Pope Francis: I could answer you in two ways: in a casuistic way, but which is not Christian, although it can also be ecclesiastical; or according to the Magisterium of the Church, as it is written in the eighth chapter of Amoris laetitia, that is, to make a way of accompaniment and differentiation in order to find solutions. And that has nothing to do with the situation ethics, but with the great moral tradition of the Church.
But I see that the time is up. But let's take another quick question…
Text: Giuseppe Nardi
Image: La Civiltà Cattolica (screenshot)
Trans: Tancred vekron99@hotmail.com

[1] P. Pedro Arrupe (1907 to 1991) was from 1965 to 1981 28th Superior General of the Jesuits. He promoted an alliance of Christianity and socialism and also the young Fr. Jorge Mario Bergoglio.
[2] Pope John Paul II used Arrupe to disempower and to initiate the election of a new superior general.

[3] The Rohingya are a Muslim group that lives mainly in Bangladesh, but also in the border area of Myanmar, the former Burma. It is controversial whether it is an autochthonous group, or whether it has only recently infiltrated from the more populated Bangladesh. Since they organized themselves as an independent group and appeared politically, there has been a conflict with the Burmese government.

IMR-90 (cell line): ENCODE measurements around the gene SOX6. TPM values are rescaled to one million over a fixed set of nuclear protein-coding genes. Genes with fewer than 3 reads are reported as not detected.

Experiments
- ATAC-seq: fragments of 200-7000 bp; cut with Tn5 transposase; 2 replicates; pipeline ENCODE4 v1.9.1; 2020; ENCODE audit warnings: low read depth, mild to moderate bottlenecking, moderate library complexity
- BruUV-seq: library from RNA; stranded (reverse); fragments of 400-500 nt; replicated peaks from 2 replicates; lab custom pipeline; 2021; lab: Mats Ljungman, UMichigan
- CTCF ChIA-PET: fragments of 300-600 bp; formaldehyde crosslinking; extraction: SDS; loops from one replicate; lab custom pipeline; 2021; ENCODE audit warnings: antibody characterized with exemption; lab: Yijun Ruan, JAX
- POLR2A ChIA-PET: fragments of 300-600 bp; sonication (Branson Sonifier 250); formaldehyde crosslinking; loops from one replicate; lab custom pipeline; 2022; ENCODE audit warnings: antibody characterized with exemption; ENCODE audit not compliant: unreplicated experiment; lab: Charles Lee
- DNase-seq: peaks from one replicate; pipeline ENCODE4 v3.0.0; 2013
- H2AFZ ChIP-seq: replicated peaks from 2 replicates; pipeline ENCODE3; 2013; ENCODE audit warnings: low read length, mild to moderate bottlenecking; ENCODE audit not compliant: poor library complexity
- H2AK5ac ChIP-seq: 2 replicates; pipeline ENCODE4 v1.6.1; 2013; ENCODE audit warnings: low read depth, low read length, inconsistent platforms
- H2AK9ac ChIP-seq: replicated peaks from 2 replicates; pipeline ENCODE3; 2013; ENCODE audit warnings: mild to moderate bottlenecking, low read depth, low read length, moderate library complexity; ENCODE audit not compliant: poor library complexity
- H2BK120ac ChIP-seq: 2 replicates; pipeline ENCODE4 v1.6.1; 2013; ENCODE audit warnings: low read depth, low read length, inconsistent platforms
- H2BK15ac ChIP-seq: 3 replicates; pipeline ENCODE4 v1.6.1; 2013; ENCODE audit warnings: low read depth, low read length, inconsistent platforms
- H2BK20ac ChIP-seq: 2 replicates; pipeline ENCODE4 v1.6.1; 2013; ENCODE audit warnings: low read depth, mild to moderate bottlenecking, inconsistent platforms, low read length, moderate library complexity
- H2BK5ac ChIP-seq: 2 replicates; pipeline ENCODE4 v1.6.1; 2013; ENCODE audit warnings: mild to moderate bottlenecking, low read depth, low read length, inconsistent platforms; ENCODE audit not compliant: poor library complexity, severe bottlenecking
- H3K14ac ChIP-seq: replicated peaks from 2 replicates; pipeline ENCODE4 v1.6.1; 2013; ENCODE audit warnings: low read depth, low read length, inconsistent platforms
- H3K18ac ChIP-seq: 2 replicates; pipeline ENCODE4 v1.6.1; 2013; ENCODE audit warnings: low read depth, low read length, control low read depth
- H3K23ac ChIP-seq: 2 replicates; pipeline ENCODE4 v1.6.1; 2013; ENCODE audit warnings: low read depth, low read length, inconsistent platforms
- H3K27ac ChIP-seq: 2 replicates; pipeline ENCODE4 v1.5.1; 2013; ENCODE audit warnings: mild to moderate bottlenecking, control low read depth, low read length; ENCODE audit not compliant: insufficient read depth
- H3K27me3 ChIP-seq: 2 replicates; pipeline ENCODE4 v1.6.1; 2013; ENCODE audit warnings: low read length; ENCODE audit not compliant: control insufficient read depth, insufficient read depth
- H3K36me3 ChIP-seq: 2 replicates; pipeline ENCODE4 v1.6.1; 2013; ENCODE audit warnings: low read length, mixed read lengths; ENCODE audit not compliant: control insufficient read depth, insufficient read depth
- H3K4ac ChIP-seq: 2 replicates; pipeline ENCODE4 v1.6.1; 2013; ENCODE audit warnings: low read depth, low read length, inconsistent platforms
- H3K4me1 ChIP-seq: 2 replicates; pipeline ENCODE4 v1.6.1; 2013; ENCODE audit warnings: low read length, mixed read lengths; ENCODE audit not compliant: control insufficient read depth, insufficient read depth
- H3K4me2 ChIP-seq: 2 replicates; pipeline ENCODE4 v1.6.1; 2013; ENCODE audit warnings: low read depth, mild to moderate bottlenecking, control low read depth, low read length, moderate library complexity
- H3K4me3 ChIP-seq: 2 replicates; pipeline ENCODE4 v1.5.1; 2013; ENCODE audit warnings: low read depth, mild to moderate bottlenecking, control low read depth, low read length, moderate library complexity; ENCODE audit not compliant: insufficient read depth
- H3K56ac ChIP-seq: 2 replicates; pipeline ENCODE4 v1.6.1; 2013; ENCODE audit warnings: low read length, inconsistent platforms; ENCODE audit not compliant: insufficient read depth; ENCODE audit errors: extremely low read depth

AMDG
AMDG

Monday, March 24, 2014

First Male Cloister in Thailand Established

Chiang Mai (AsiaNews) - At last, Thailand's Catholic Church opened the country's first Benedictine monastery. The inauguration ceremony was held in the presence of Mgr Francis Xavier Vira Arpondratana, bishop of Chiang Mai.
The event was an "historic" moment because the new structure is the first male monastery in the "Land of Smiles," already home to seven female monasteries (Carmelites and Poor Clares).
Held on 18 January, the ceremony saw the presence of Mgr Antonio Mattiazzo, archbishop of Padua, who had suggested and supported the project after receiving a positive response from Abbot Stéphane Huynh, head of the Benedictine Monastery in Thien An (Hue) in Vietnam.
Vietnam is already home to three Benedictine monasteries, which are literally "bursting" in terms of vocations. However, Vietnamese authorities do not seem very keen on authorising a fourth one. For this reason, setting up a new monastery in neighbouring Thailand seemed a good idea.
The new monastery is located just outside Chiang Mai, a city in northern Thailand. It has ten cells for monks, eight guestrooms and a chapel on the ground floor.
The five resident monks, all from Vietnam (including Abbot Stéphane who retired because of age and decided to come to live in the newly founded Thai structure), follow the old rule of Saint Benedict, alternating moments of prayer with work, growing maize, rice and fruit trees.